Leading with Empathy When Shelves are Bare

The nationwide baby formula shortage has stimulated a host of emotions that range from stress, concern, fear, frustration and outrage. It has triggered the U.S. government’s crisis response, including facilitating emergency shipments of baby formula from Europe and Australia, and a military airlift to ensure that the products get to those in need.

Empty shelves in a grocery store

The recent re-opening of Abbott’s Michigan manufacturing facility stimulates hope that the baby formula shortage will soon be solved. However, many people throughout this crisis were looking for someone to blame, with Congress and the Federal Trade Commission having launched several investigations into the causes.

But what we’ve learned is that the situation is extraordinarily complex. Many in leadership – formula manufacturers, President Biden, former President Trump, the Food & Drug Administration (FDA) and numerous links in the supply chain – have been cast as the villain. Regardless of who is to blame, the fact remains that two infants have died; parents are having a difficult time feeding their infants; and low-income consumers who depend upon WIC programs are among the most vulnerable.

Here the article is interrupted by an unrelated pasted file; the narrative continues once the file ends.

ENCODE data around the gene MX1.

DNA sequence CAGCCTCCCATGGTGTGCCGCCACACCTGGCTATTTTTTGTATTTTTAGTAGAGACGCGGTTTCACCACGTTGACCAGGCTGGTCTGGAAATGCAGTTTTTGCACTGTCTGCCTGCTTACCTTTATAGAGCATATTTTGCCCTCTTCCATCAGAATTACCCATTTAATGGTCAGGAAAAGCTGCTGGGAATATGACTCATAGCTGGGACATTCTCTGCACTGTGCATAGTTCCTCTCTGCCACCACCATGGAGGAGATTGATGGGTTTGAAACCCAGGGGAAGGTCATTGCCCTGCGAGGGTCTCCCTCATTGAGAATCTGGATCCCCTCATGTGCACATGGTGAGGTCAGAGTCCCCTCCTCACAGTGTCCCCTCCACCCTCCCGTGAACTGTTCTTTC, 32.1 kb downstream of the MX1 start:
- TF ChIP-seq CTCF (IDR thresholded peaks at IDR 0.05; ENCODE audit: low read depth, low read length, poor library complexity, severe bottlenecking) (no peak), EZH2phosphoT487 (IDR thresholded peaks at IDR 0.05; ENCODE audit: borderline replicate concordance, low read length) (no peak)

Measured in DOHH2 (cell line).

Consumers are reasonably stressed and seeking information to make an informed decision or help to navigate this unprecedented situation. How baby formula manufacturers respond to the shortage will affect their reputation for years to come, regardless of if they are part of the problem or a victim of it.